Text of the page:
New York has reportedly opened an operational center to protect against cybersecurity threats, the first-of-its-kind effort among U.S. cities.
The center in lower Manhattan is staffed by a coalition of 282 partners from government agencies and private businesses — ranging from the New York Police Department to Amazon, IBM, Federal Reserve Bank, and New York healthcare systems, the Wall Street Journal reported.
Until last week, the two-year effort known as New York City Cyber Critical Services and Infrastructure was completely virtual. The center’s opening comes amid increasing cyber attacks against government and business infrastructure.
"If any city in America needs this cross-sector and government collaboration, it’s us," Manhattan District Attorney Cyrus Vance Jr., one of the founding members of the project, told the Journal.
News of the new center comes in the wake of a ransomware attack that affected as many as 1,500 businesses worldwide, exploiting a powerful remote-management tool run by Miami-based software company Kaseya.
Vance told the Journal talks about the operational center initiative began in 2017, when local leaders in the law enforcement, intelligence and security communities took stock of how New York City would respond if a terrorist attacked its water supply — and finding no group was organized to be mobilized immediately.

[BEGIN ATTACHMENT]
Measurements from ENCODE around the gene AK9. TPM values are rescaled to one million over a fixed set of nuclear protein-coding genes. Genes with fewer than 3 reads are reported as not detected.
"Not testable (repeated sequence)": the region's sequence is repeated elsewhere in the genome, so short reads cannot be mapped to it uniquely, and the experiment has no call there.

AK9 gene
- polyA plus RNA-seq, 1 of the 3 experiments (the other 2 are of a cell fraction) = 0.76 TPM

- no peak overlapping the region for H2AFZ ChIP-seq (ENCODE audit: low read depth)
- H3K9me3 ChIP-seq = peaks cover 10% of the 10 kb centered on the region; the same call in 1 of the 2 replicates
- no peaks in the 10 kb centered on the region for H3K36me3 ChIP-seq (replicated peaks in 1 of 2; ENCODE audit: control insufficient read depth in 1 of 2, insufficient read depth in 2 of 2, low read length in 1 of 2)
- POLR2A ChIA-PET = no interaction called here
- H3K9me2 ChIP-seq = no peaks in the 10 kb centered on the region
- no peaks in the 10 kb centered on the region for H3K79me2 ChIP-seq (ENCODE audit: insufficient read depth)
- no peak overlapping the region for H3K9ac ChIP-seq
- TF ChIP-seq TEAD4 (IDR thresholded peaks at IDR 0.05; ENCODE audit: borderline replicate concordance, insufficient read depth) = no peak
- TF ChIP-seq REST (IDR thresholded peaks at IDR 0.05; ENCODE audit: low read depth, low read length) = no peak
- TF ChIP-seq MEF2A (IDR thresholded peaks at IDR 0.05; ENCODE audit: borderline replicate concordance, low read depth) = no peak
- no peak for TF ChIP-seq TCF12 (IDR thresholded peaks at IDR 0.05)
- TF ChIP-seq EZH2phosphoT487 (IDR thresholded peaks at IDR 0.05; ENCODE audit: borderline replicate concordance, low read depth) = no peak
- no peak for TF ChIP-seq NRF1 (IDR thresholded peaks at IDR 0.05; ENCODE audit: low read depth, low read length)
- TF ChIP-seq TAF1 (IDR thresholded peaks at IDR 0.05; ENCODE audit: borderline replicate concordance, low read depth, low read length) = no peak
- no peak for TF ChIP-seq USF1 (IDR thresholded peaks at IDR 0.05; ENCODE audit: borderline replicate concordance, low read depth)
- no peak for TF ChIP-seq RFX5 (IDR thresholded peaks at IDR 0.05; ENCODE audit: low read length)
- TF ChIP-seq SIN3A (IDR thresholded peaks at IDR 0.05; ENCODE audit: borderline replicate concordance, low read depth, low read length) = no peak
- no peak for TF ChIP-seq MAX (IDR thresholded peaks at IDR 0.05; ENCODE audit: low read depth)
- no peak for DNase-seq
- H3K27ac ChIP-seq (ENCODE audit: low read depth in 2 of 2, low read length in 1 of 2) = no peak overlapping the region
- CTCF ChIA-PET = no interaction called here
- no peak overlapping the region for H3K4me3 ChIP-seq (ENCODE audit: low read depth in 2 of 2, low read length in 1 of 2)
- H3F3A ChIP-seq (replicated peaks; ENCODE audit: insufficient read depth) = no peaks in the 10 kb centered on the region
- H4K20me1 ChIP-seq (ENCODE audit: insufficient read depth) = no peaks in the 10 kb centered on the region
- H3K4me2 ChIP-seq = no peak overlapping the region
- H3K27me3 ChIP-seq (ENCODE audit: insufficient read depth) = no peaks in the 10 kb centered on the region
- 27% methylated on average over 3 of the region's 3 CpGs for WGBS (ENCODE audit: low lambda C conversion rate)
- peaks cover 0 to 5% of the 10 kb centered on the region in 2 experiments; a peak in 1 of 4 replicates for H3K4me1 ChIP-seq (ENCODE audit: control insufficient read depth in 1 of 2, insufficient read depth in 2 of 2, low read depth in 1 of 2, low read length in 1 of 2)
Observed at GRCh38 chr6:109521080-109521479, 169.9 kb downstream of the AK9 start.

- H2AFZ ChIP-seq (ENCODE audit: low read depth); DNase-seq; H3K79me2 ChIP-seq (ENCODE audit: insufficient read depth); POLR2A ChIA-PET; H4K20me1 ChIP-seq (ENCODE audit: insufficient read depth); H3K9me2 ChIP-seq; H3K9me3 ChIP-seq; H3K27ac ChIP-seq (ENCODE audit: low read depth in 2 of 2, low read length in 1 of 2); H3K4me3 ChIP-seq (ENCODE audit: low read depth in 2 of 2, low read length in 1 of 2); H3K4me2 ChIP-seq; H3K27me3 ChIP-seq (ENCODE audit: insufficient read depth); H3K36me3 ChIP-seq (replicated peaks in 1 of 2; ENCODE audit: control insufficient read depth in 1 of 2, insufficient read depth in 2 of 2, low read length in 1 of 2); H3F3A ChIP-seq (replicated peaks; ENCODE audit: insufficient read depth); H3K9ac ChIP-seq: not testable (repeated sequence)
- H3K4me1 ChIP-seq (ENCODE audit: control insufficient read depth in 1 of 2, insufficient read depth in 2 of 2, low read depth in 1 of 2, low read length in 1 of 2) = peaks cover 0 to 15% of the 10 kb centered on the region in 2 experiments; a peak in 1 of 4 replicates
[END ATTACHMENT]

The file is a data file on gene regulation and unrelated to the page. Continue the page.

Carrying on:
The New York City Cyber Critical Services and Infrastructure project was launched two years later, the Journal reported — and in November 2020, project members deployed public and private volunteers to Brooklyn Hospital to respond to a ransomware attack.
NYPD Deputy Commissioner of Intelligence and Counterterrorism John Miller told the Journal such ransomware attacks have become prevalent around the country, with one happening every 14 seconds — adding 40% of companies pay the ransom and 80% end up getting hit again.
"When one major piece of critical infrastructure is under attack, they’re all under attack," he told the Journal. "If those entities fail, all our response plans fail with them."
Since its launch, the New York initiative started sharing information as soon as there is a cyber event anywhere in the country and makes preparations in case an attack breaches the region, the Journal reported.
The collective has also held several "war games" at the IBM cyber range where participants use their own systems to practice fending off real attacks, the news outlet reported.
"You want to mitigate the surprise," Geoff Brown, New York City’s chief information security officer and head of its cyber command, told the Journal.
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